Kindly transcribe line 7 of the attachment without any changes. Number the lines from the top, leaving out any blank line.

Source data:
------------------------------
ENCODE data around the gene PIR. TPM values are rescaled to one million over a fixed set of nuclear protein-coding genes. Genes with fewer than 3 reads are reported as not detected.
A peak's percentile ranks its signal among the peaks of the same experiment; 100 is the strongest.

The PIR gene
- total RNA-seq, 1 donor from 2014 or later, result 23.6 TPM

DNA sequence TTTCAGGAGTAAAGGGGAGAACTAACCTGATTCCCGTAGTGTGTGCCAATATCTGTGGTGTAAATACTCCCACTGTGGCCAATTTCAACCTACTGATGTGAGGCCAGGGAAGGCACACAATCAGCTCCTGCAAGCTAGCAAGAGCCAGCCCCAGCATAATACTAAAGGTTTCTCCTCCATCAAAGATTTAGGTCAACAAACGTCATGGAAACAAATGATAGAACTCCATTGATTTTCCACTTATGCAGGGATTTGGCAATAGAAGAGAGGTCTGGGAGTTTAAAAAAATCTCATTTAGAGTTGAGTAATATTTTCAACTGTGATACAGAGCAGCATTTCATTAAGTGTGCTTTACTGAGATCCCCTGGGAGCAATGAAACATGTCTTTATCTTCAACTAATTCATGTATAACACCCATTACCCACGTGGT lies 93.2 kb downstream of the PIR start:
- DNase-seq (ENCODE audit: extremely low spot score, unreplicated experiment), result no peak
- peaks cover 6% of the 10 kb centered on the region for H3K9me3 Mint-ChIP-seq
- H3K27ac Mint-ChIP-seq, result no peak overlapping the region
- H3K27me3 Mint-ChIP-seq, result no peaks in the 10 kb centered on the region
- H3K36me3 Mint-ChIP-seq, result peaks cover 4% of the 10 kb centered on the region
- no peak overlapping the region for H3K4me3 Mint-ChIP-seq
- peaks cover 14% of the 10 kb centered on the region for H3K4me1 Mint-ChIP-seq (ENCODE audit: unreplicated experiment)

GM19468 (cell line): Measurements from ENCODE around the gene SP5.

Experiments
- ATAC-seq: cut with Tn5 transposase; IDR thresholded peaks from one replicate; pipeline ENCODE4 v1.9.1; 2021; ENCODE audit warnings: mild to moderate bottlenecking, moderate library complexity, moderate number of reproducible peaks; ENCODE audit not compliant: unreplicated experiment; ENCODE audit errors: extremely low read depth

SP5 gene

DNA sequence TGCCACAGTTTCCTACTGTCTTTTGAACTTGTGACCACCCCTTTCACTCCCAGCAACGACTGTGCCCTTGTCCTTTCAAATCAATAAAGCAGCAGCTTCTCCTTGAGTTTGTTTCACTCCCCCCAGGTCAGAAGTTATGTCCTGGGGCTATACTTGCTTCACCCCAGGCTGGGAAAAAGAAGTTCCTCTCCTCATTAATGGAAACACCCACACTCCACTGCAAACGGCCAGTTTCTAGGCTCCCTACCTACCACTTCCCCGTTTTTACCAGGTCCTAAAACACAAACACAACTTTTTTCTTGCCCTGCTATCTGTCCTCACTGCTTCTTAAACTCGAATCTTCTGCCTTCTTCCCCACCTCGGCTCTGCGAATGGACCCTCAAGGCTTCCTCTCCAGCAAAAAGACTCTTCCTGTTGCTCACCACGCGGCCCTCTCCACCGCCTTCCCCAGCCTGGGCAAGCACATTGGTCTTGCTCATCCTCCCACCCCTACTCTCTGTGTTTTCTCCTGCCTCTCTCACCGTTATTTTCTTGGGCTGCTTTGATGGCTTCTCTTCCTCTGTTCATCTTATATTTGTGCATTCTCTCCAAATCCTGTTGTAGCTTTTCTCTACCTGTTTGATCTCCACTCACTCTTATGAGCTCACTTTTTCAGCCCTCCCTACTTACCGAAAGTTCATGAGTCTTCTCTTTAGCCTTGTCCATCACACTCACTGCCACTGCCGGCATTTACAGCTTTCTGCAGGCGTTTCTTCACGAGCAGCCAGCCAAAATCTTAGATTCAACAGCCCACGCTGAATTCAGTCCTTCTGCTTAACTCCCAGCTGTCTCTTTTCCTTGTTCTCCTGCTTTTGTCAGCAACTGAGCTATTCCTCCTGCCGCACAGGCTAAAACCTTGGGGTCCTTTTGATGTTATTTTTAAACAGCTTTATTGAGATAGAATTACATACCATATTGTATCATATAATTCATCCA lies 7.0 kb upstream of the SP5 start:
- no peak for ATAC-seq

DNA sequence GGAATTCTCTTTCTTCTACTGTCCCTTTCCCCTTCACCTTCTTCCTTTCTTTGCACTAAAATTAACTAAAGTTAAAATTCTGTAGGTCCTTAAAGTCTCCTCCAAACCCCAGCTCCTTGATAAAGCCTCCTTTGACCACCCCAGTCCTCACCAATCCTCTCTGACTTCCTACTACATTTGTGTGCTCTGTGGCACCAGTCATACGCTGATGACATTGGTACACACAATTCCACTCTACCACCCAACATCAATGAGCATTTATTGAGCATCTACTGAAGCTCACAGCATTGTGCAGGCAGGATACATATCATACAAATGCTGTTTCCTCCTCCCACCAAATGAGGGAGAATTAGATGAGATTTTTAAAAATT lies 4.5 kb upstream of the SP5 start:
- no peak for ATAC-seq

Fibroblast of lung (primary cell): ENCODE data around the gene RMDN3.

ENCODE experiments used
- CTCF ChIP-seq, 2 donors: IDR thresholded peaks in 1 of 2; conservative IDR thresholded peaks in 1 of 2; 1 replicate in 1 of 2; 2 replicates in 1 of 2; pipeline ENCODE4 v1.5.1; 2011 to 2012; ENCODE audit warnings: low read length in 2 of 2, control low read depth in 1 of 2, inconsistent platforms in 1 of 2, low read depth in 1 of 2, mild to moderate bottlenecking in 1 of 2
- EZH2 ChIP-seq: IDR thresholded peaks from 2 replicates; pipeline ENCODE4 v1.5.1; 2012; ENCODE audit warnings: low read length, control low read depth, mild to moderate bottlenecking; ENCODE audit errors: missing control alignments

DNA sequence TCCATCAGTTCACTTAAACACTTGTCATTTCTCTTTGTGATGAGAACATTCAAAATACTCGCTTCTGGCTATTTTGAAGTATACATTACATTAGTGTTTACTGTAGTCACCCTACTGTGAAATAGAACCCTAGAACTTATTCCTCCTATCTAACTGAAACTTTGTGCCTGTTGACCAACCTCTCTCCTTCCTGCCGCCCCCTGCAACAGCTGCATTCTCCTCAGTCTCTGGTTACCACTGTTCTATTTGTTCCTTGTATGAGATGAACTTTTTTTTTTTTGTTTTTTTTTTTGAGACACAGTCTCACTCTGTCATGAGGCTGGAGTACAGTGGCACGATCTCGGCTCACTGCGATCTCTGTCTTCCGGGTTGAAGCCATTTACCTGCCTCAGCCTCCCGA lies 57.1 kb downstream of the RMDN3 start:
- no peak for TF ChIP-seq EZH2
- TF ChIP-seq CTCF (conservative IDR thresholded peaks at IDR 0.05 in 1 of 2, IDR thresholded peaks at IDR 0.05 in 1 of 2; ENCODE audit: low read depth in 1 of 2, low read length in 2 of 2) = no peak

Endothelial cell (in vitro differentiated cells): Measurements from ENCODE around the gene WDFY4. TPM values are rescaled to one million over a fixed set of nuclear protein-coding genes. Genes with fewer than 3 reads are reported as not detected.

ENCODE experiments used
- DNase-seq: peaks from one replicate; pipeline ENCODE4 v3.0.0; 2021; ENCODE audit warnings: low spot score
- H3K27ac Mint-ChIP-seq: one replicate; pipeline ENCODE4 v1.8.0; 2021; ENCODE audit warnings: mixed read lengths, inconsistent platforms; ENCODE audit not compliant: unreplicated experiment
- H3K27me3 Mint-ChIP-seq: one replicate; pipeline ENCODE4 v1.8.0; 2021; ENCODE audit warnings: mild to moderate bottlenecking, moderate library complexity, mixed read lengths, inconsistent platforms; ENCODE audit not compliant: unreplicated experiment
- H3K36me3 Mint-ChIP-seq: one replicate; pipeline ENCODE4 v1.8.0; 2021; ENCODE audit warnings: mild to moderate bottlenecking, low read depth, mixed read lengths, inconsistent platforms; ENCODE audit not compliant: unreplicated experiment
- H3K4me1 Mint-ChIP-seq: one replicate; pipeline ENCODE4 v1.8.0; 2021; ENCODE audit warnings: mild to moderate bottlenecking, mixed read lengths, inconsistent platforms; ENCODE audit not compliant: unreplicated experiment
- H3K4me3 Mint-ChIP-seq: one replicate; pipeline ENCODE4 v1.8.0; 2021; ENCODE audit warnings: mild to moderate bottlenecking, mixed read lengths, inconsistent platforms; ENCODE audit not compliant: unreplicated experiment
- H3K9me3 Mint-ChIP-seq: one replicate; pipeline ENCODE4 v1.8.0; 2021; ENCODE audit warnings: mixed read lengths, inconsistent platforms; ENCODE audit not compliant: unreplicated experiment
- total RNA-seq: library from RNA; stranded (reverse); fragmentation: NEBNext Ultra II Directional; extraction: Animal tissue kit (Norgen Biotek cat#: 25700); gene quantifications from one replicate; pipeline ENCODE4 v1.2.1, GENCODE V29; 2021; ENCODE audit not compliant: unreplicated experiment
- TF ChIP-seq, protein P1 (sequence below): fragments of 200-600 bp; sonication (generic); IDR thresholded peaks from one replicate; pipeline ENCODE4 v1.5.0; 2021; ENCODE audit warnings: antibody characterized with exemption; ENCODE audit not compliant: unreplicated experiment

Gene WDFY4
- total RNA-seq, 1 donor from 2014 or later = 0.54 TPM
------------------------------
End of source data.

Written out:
- peaks cover 6% of the 10 kb centered on the region for H3K9me3 Mint-ChIP-seq